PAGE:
The weather the entire time we were in Arizona during spring break of 2003 was anything but unseasonably warm. It is the Wisconsin Curse we carry with us wherever we go – it will be cold and if there is precipitation it will most likely be snow. Doesn’t matter if it is spring, summer or fall, the weather will more closely represent winter than any other season.
My daughter Val and I did brave the outdoor pool one day. The sun was at least shining, though the temperature was probably hovering just under 70 degrees Fahrenheit.
On the trip home, however, once again we were dogging snow showers.
We stopped at the Petrified Forest in Eastern Arizona and took a quick detour through the Painted Desert just north of there. The clouds hung menacingly thick and low in the atmosphere. We shivered in our spring jackets and tried to be the tough Wisconsin natives which we are. But it stinks to be cold when you are on Spring Break in the Southwest.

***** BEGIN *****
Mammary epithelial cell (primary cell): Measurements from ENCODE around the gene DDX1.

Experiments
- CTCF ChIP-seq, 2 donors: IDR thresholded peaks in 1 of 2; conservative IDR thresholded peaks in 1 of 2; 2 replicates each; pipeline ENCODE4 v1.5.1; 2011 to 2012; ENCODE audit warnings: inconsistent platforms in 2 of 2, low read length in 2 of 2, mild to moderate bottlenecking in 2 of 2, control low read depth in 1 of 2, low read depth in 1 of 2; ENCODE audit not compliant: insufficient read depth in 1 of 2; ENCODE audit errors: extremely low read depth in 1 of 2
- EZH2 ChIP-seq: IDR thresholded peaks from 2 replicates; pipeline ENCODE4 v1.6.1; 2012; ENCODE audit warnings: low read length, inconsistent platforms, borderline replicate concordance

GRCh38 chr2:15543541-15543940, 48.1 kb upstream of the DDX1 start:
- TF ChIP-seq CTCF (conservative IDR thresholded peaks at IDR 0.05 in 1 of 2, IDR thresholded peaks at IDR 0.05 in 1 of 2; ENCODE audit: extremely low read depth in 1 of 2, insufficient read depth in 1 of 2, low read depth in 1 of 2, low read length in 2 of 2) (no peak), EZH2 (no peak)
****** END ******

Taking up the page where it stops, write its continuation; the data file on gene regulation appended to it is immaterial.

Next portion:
The weather, and our spirits, only got worse. By the time we started looking for a motel for the night, snow was falling thick and fast, in donut-size flakes. The first two hotels we stopped at in Las Vegas, New Mexico, were already full. Two cars pulled in behind us, their weary passengers also looking for a room.
I got back in the car, dejected. “No room in the inn,” I told my mom, my co-pilot.
She pointed to the two other cars. “They are looking for a room too. You better spin out of here if we are going to beat them to the next motel.”
Not words my mom usually uses. But we got the last room at the next place we stopped, the Palomino Motel.
And made it safely home two days later.
The picture has nothing to do with Arizona. It is of Lake Superior in May of 2003. But it does somehow remind me of the night we arrived at the Palomino Motel.